4
Jan
2016
1

Making Space

A few years ago, I had a yoga teacher who would constantly tell us, in EVERY class, to “make space” for stuff. Unfortunately, she wasn’t very specific, and being told to “make spaaaace” within myself without knowing WHAT I was supposed to be making space FOR or HOW to do it, left me feeling anxious and confused.

I also kept hearing stuff like “yoga is a mirror for your own life”, and “yoga is a journey into yourself”. At the time, I really didn’t get any of it, but kept going to my classes anyways because my body was looking better than ever, and cigarettes tasted reeeeally good after a lung-opening hot yoga class.

Making space, letting “goooo”, gazing inwards and all that yabadabadoo seemed like total bullshit from the yoga phrasebook, which made teachers seem superior so that inferior-feeling students like myself could keep coming back for more, in our quest for enlightenment.

There wasn’t a specific point in time, a magical pivotal moment when my practice started to trickle off my mat and into the rest of my life.

I don’t know exactly WHEN I began looking inwards, or seeing parallels between my reactions ON the mat and those in “real life”. But, somewhere along the way, the way I practiced changed, and my focus shifted from the purely physical into a mindful observation and awareness of what was really, truly happening within and around me, both on the mat and off.

Increased time spent in Savasana, and a daily practice of meditation alongside my physical yoga practice led me to become more introspective, calm and aware. I sat in a place of relative detachment and observed my reactions to things and events in my life. Reading books about the power of the mind (for good and for bad) helped me gain control over my thinking patterns, and I gradually began to modify the ones that were hurting me.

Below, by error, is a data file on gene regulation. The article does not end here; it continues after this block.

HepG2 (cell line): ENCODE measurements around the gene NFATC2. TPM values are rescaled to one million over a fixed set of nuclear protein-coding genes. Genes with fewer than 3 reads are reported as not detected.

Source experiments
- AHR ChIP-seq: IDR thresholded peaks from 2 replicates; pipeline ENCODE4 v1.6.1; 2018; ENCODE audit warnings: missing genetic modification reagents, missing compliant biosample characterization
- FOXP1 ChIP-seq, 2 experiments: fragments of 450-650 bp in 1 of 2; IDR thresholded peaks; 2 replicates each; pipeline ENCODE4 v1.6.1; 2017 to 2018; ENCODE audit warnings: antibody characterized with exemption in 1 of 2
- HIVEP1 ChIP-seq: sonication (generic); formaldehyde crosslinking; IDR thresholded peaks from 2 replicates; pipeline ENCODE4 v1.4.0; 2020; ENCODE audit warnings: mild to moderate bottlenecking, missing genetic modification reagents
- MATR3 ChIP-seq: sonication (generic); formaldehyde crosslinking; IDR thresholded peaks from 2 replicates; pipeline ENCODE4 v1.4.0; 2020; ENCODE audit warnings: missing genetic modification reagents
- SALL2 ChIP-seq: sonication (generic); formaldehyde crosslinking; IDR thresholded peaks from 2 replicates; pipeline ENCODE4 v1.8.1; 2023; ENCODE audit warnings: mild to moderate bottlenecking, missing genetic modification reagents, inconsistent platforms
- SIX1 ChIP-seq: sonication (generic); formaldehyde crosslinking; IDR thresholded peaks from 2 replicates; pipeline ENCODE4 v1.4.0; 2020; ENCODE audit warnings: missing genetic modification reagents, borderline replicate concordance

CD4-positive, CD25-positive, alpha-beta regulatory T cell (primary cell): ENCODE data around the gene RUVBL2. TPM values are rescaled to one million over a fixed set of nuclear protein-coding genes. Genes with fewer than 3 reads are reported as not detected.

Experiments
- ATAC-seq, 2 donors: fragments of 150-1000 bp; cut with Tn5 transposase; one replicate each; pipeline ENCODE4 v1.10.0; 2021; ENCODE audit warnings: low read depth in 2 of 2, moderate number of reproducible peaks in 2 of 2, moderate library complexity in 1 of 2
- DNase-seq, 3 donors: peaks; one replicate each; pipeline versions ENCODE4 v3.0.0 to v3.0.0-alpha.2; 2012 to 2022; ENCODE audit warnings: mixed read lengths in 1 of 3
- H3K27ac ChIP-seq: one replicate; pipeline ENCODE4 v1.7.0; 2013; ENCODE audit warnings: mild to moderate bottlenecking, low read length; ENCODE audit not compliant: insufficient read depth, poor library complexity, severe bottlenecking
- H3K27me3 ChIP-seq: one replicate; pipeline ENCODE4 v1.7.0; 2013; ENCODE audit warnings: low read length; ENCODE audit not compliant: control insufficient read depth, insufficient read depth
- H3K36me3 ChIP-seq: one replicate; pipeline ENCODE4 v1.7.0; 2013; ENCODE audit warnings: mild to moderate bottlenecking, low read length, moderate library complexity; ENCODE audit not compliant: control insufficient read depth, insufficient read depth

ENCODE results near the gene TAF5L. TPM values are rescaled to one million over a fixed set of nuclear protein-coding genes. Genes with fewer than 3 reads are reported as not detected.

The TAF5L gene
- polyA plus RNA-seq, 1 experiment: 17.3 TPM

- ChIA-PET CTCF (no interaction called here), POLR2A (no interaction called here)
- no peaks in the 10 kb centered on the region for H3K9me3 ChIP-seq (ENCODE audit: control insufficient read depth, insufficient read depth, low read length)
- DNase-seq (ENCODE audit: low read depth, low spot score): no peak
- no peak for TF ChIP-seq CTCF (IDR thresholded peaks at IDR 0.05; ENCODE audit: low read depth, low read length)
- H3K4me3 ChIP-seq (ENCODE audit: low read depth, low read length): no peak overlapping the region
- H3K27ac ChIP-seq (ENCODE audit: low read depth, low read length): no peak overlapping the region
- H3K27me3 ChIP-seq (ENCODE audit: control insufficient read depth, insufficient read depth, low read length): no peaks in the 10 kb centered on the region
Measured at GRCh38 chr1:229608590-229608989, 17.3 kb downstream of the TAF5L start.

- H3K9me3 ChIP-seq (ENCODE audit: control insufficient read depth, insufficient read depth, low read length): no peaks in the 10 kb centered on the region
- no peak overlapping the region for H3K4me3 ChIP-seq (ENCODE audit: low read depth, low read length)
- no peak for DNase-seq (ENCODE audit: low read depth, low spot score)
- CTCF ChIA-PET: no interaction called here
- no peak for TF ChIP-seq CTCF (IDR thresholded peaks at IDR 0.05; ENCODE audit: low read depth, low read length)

As I made some drastic outer changes in my life (such as quitting my job and going freelance), other bad habits lingered, despite my justifications that I had learned to “moderate” them.

Despite the fact that I was eating well, had a solid yoga and meditation practice,and was generally more peaceful, my vices remained entrenched in my lifestyle.

Patterns of “la joie de vivre” such as dinners with friends and 2 bottles of wine per participant, followed by post-wine cocktails inevitably led to cigarettes (no matter how many times I officially quit), to guilt, hangovers, fights with loved ones, loss of productivity, more guilt, and finally, promising myself I’d never drink or smoke EVER again.

yoga bender hungover

Then I’d go back to a bout (days, or sometimes even weeks) of a healthy, smoke free, guilt-free and therefore happy lifestyle, sans alcohol, and therefore sans cigarettes.

In fact, after a week or two free from cigarettes I felt I felt SO good and “in control”, that I’d convince myself the addiction was over.

At my next after-work 5 à 7 I would allow myself a glass of wine or a beer, and the cycle would start again. (I don’t mean at EVERY outing, but often enough to see a pattern).